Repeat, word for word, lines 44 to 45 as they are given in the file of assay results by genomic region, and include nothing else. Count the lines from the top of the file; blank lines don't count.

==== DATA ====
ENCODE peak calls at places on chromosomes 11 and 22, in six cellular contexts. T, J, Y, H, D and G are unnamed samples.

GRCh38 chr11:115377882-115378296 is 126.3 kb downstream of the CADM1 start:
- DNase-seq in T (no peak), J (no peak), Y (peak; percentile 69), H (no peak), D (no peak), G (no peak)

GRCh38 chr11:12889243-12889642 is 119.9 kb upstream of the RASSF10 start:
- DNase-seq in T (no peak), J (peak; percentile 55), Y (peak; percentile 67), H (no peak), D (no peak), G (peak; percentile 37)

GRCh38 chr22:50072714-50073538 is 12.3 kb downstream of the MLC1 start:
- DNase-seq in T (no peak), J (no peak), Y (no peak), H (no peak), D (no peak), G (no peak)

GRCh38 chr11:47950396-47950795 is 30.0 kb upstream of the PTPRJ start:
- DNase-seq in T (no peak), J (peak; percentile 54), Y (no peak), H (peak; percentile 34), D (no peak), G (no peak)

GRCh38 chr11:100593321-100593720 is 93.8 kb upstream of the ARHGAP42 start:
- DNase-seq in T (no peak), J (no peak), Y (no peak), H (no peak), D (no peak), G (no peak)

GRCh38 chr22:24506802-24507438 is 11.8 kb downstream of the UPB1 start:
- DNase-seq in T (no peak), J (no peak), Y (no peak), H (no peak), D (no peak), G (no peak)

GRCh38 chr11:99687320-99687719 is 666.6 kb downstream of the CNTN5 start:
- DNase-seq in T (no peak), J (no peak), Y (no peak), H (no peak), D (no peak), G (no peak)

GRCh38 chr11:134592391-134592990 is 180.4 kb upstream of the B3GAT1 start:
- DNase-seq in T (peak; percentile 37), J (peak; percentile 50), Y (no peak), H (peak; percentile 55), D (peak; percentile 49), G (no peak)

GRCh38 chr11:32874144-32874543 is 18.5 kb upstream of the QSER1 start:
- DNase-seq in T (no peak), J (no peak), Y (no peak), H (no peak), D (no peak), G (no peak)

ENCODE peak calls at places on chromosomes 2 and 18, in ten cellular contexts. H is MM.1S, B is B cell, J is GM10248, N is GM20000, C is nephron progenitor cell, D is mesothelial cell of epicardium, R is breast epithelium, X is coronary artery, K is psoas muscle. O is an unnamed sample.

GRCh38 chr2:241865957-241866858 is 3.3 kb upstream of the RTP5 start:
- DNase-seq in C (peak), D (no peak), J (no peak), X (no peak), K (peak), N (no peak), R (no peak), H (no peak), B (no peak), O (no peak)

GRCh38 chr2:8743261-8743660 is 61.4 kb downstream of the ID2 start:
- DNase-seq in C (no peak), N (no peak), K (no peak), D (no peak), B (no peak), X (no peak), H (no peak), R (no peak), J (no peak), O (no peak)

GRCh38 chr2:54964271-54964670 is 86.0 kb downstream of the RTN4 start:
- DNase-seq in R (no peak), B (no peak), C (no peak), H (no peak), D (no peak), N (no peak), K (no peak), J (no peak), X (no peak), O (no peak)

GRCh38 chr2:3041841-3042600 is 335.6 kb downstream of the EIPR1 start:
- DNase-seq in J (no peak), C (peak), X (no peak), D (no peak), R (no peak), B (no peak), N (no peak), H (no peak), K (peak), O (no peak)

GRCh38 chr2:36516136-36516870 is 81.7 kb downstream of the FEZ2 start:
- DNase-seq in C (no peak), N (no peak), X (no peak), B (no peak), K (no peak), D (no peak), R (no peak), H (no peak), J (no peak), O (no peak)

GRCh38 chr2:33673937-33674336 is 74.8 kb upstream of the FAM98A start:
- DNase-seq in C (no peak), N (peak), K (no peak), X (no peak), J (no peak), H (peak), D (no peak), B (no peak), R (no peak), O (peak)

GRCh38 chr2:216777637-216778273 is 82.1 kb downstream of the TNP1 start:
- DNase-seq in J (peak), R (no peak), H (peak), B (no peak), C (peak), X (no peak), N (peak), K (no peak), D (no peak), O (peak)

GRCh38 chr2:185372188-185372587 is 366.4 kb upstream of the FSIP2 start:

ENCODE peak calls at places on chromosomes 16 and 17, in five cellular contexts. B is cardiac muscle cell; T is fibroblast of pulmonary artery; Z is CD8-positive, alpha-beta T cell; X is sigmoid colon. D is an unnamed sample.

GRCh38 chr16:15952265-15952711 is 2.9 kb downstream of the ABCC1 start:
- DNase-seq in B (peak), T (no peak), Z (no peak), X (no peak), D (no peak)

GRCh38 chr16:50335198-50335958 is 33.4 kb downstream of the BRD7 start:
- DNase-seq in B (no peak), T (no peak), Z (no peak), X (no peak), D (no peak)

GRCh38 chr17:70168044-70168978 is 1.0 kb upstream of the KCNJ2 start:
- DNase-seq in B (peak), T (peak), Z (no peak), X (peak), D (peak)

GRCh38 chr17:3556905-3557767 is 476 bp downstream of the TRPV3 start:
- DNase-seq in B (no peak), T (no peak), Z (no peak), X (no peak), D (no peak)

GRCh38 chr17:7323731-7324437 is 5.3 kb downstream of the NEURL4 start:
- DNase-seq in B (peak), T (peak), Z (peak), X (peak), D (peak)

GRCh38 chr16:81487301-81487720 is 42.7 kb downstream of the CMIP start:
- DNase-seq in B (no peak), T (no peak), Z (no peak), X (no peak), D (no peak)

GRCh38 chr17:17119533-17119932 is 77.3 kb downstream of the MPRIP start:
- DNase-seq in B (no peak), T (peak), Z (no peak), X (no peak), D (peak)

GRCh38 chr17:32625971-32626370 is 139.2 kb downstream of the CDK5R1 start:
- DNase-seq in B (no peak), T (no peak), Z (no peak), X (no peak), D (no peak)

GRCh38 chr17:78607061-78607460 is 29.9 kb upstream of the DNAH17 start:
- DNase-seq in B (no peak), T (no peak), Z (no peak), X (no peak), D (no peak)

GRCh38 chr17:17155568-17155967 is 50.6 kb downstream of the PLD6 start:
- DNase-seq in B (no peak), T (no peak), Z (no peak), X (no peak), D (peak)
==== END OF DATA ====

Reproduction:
- DNase-seq in B (no peak), T (no peak), Z (no peak), X (no peak), D (no peak)

GRCh38 chr17:7323731-7324437 is 5.3 kb downstream of the NEURL4 start: